Influence of husbandry practices on OsHV-1 associated mortalities

A new article from the research team has just been accepted for publication in Aquaculture. While this second paper is based on the same outbreak of OsHV-1 in 2011/2012 in Woolooware Bay (NSW) as the first publication in DAO, the thrust is more “practical” as it aims to demonstrate that the implementation of different aquaculture practices can help oyster farmers to reduce mortalities due to OsHV-1. Analysis of growth rate, viral load in tissues, viral distribution, disease prevalence and environmental factors among the different cultivation systems are investigated in order to identify risk factors for POMS outbreaks.

Paul-Pont I, Dhand NK and Whittington RJ (2013). Influence of husbandry practices on OsHV-1 associated mortality of Pacific oysters Crassostrea gigas. Aquaculture 412-413: 202-214.

Summary: In 2010 Ostreid herpesvirus-1 (OsHV-1) was detected in Australia and had a disastrous impact on Pacific oyster Crassostrea gigas aquaculture and coastal communities. The acronym POMS (Pacific Oyster Mortality Syndrome) was created in Australia to refer to mass mortalities due to OsHV-1. While management of this disease mainly involves active surveillance, rigorous biosecurity protocols and mollusc breeding programs targeting production of resistant animals, the effects of aquaculture practices on mortality outbreaks are still poorly understood. The present study aimed to determine the effect of growing heights on OsHV-1 associated mortality in C. gigas in Woolooware Bay (Australia) during the summer 2011/2012. Growing height influences the immersion time of inter-tidally cultivated oysters during each tide cycle, and could be an important risk factor for OsHV-1 exposure and mortality. Pacific oysters of different ages (2 and 12 month) were placed in intertidal rearing structures at three different sites in the bay. Mortality and growth rates, infection prevalence and seawater parameters (temperature and salinity) were monitored over 7 months. The outbreak started in November 2011 and mortalities were observed until late April 2012. The pattern of disease expression was time and site dependent as the mortalities started immediately after infection with OsHV-1 at two of the three sites, while the infection preceded the onset of mortality by two months at the third site. No clear difference in salinity or temperature of water was observed among sites suggesting that other environmental features influence the onset of the disease. Extreme mortalities were observed in the younger class of oysters, while the modification of growing height led to a significant increase in survival of adult oysters. Infection prevalence and intensity decreased in surviving oysters suggesting that some individuals may be able to clear the virus. Differences in mortality among sites and growing heights are discussed in relation to OsHV-1 infection intensity and prevalence in oysters, and the environmental data recorded during the outbreak.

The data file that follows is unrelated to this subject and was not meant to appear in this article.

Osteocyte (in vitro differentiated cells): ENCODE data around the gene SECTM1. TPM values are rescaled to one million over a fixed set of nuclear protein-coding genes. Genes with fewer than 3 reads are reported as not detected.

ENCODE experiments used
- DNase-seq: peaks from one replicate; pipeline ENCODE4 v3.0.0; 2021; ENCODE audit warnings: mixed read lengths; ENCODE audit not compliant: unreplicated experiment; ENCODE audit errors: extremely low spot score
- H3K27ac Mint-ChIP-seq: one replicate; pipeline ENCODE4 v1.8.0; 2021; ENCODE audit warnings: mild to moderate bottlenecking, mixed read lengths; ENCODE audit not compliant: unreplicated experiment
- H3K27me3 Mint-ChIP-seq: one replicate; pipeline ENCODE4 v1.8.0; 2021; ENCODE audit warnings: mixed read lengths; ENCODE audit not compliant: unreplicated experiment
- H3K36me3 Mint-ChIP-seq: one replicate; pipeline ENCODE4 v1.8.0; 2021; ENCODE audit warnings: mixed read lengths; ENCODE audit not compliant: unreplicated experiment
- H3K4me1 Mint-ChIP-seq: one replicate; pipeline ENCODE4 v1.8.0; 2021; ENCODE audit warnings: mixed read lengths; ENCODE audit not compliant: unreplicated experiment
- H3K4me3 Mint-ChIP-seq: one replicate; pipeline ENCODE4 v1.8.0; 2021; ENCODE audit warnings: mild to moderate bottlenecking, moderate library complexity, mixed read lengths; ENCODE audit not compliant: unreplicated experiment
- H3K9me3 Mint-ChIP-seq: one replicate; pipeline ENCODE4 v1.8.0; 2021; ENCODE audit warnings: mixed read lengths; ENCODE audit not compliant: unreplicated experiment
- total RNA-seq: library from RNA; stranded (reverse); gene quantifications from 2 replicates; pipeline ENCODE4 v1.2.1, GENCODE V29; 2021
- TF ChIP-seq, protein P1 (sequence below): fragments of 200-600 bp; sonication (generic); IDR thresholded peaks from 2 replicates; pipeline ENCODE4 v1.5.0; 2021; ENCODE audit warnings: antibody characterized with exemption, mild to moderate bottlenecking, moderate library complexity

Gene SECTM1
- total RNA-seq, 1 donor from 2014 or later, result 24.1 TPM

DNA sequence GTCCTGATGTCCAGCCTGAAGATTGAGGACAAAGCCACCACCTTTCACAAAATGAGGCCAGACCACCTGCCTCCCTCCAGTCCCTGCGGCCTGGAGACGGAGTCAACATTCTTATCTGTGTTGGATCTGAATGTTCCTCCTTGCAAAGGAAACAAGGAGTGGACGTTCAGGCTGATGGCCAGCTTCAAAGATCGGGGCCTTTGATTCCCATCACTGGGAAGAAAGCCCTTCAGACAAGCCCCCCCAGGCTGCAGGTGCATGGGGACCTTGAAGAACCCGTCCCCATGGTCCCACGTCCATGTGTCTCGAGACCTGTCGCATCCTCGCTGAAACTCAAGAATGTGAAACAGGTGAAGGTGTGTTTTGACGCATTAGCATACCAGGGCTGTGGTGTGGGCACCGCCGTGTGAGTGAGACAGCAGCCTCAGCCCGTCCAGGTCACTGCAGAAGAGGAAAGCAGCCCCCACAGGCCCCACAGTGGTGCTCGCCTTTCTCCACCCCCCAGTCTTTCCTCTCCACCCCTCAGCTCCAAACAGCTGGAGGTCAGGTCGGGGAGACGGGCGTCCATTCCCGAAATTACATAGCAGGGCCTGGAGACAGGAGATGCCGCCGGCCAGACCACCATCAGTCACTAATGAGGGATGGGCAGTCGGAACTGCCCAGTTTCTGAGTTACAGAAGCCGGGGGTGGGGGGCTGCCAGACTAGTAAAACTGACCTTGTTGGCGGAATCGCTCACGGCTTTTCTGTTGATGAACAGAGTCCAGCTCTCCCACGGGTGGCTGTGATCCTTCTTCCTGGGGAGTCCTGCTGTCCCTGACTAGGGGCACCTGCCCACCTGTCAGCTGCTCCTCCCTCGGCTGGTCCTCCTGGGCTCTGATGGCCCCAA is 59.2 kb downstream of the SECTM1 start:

To have access to the article, please click here.

If you would like a copy of the scientific paper please send a request by e-mail to: richard.whittington@sydney.edu.au

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